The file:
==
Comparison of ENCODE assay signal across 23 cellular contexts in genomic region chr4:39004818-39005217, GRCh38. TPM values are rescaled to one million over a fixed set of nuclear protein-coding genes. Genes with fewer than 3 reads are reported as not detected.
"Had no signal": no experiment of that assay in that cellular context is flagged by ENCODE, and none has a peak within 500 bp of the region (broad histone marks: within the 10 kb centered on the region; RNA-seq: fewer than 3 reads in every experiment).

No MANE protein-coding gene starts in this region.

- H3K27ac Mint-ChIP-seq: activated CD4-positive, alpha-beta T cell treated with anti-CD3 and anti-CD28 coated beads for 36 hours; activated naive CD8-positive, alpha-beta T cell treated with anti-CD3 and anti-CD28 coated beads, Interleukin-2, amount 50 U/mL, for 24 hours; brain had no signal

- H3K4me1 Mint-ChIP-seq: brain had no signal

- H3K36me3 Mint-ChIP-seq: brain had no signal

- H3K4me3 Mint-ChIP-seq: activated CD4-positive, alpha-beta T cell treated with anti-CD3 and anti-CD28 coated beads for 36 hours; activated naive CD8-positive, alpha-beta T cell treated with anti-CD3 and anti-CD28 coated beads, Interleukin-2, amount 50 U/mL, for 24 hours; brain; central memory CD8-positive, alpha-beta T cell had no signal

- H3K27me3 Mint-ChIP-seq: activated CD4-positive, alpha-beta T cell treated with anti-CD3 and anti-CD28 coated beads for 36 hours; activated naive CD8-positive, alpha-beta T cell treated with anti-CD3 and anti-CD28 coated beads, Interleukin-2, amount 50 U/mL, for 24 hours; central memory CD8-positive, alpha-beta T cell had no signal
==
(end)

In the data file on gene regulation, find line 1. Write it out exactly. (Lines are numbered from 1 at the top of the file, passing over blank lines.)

Comparison of ENCODE assay signal across 23 cellular contexts in genomic region chr4:39004818-39005217, GRCh38. TPM values are rescaled to one million over a fixed set of nuclear protein-coding genes. Genes with fewer than 3 reads are reported as not detected.